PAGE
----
Portrayal of China's first manned space mission in 2012.

There were bicycles on stage, break dancing acrobatics, and the famous finale of caged motorcycles with flashing lights, honking horns, and a moving background of the city : perfectly portraying what it's like to be amidst the hustle and bustle of Shanghai traffic or any city.

Mats facing every direction with road marks give a clear visual of "jumping through hoops" in a bustling city. 

This show really gave me a sense of the city, and though it is not Cirque, there are not nearly as many people, and it's not nearly the spectacle, but it is a stunning art piece all it's own.

7 motorcyclists were in the cage on the left all at the same time.  With flashing white and blue lights and a Maglev train multimedia background image, you feel right in the thick of traffic.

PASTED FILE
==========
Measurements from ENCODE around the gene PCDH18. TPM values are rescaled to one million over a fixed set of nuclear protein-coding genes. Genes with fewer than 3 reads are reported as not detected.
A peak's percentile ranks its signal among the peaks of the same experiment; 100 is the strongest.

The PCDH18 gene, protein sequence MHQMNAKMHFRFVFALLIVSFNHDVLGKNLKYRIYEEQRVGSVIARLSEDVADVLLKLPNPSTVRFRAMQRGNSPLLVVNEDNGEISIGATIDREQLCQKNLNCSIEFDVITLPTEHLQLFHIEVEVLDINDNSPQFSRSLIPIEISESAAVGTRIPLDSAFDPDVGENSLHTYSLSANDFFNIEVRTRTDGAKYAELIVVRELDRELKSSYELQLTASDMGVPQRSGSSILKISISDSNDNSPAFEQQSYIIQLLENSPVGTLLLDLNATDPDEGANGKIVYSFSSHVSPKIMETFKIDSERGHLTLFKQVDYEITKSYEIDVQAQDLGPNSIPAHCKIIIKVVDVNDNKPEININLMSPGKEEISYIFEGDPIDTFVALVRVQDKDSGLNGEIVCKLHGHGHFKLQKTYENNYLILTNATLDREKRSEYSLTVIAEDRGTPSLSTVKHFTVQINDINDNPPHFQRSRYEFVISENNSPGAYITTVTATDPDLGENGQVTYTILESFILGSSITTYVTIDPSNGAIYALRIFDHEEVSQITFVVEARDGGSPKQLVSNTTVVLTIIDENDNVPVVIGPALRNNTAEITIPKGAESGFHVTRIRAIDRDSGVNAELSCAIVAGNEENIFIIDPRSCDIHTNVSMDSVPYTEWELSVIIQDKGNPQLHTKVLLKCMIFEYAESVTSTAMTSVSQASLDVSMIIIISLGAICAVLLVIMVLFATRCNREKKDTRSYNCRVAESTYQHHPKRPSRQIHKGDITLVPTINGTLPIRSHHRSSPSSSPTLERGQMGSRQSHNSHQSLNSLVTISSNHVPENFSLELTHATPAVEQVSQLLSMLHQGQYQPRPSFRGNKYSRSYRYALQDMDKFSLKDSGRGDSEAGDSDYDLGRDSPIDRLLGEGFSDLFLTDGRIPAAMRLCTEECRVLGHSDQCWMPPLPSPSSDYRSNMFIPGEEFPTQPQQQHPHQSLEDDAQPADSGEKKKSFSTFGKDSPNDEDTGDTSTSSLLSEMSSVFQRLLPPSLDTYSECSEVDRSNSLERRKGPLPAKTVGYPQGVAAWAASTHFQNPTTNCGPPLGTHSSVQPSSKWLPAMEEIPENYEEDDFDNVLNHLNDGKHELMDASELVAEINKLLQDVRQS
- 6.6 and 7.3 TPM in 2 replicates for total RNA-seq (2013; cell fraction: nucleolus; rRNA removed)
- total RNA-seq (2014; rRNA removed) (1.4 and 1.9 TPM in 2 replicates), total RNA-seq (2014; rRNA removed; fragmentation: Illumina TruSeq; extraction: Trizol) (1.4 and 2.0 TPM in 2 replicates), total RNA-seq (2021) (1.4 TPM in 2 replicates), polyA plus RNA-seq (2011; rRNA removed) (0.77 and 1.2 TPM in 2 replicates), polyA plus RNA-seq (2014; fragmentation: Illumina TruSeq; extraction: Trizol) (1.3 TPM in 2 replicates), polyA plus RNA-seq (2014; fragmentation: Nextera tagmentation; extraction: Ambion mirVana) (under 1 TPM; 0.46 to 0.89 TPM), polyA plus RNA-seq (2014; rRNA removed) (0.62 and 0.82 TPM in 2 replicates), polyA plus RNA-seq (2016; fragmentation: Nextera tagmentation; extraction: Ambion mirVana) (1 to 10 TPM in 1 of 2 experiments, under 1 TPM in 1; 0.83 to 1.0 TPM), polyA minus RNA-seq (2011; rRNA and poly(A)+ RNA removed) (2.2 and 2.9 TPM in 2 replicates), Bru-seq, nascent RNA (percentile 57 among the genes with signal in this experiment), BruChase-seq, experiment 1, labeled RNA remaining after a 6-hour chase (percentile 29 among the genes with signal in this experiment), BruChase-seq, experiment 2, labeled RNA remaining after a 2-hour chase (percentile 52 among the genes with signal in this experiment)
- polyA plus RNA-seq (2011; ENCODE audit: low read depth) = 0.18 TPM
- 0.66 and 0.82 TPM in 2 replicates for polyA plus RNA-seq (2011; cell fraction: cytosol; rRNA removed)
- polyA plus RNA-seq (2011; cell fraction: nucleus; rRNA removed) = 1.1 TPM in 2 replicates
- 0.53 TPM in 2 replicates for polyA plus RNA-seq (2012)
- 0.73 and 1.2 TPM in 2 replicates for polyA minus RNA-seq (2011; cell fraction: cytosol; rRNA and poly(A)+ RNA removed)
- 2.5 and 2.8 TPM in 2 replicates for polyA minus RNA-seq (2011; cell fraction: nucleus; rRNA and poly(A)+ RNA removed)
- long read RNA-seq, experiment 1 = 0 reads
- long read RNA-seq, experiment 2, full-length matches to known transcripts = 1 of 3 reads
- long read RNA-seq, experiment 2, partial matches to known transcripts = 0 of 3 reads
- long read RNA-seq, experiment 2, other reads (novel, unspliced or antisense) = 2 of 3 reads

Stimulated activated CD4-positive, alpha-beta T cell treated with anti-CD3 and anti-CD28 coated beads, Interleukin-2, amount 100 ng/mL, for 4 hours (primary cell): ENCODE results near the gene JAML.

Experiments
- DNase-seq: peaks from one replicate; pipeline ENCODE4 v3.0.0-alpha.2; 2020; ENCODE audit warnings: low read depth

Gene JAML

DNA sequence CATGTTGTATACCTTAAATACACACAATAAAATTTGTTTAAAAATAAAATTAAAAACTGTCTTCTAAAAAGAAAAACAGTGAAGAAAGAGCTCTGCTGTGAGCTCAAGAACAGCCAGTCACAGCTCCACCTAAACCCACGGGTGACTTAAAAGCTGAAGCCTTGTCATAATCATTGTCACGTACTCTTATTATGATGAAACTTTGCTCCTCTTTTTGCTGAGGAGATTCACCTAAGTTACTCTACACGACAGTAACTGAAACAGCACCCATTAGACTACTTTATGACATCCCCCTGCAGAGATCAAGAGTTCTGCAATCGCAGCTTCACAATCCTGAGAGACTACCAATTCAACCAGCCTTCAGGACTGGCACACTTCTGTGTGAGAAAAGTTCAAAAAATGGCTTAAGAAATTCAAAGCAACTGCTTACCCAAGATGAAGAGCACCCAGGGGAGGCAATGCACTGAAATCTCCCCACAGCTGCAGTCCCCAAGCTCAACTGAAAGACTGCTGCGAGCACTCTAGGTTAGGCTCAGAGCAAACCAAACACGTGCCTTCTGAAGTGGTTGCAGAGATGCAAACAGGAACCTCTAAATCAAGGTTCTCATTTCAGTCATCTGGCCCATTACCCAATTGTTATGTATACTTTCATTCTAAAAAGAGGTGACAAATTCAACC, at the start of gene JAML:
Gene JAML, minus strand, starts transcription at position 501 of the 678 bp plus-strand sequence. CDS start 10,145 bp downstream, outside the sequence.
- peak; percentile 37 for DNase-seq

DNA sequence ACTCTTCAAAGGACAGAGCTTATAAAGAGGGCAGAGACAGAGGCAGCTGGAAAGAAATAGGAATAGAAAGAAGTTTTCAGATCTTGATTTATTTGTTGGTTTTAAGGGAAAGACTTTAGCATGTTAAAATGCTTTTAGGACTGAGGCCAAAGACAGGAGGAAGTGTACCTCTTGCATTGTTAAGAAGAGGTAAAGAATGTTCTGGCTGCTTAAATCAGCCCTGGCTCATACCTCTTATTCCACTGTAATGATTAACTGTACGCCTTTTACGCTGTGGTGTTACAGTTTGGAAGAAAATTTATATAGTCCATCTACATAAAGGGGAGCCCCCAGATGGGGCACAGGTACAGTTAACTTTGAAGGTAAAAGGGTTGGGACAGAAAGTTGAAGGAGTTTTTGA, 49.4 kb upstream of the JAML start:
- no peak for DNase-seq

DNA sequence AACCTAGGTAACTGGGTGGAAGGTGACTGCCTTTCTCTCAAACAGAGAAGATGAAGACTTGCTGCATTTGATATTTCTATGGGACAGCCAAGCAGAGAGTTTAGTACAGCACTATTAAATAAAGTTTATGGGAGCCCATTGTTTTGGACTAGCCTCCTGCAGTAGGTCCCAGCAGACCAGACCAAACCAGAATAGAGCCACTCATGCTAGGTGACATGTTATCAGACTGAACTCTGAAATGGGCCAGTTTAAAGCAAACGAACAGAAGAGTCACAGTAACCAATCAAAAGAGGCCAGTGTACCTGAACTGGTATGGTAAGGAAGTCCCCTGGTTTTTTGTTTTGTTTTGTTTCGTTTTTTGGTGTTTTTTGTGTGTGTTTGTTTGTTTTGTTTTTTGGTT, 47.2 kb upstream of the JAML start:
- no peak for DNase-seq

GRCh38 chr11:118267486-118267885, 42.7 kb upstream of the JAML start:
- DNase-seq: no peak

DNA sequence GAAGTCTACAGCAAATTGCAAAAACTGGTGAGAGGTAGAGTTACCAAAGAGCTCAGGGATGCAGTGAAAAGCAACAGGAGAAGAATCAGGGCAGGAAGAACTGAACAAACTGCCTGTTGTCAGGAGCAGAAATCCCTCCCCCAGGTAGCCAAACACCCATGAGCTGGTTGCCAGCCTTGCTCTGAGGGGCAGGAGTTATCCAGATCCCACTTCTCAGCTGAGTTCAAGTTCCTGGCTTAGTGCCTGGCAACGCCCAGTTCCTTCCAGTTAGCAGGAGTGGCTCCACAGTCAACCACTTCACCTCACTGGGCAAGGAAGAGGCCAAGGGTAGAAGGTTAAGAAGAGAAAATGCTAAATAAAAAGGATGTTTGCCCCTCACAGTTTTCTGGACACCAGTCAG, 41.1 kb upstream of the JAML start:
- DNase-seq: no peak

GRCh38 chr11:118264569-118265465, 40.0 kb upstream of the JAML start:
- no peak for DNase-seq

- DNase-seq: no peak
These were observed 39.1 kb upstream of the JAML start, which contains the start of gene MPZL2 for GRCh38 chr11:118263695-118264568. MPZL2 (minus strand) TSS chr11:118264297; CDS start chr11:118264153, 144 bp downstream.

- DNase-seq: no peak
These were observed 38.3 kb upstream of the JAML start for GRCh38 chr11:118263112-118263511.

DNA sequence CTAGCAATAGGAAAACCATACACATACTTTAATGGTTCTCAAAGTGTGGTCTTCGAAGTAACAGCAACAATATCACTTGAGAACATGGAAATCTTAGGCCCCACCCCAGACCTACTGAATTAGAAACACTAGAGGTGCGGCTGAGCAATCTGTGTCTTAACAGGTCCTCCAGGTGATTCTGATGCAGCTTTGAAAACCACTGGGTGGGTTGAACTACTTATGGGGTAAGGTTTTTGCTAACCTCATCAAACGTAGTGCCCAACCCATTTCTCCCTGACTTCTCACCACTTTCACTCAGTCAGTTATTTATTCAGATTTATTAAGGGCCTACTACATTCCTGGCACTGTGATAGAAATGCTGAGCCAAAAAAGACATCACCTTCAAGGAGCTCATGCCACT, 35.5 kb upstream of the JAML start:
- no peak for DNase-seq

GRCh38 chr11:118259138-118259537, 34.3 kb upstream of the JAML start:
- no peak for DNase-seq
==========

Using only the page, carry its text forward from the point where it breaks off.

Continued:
3. SOUTH - Show of Impression : Liu Sanjie, Guanxi Province, Yangshuo 


This show is set on the biggest natural theatre in the world, with the beautiful backdrop of the Karst mountain range, on the Li River.  Created by famous Chinese director Zhang Yi Mou who also directed and choreographed the opening ceremony for the 2008 Beijing olympics. There are 600 people who perform in the show, most of whom are local farmers and fishermen of the Zhuang minority who get a chance to tell their own history and sing their folk songs which is an integral part of preserving their culture.


The Show of Impression is about the Liu Sanjie, who, in local Zhuang folklore, would inspire the local people with her captivating voice and limitless beauty, as she is believed to be an incarnation of the lark.  The choreography in the show gives an impression of daily life for the locals.  In the 7 parts, each part has a color to demonstrate different feelings of the everyday life of the Zhuong.

First Chapter : Red Impression - The red symbolizes the enthusiasm and labors of the local people.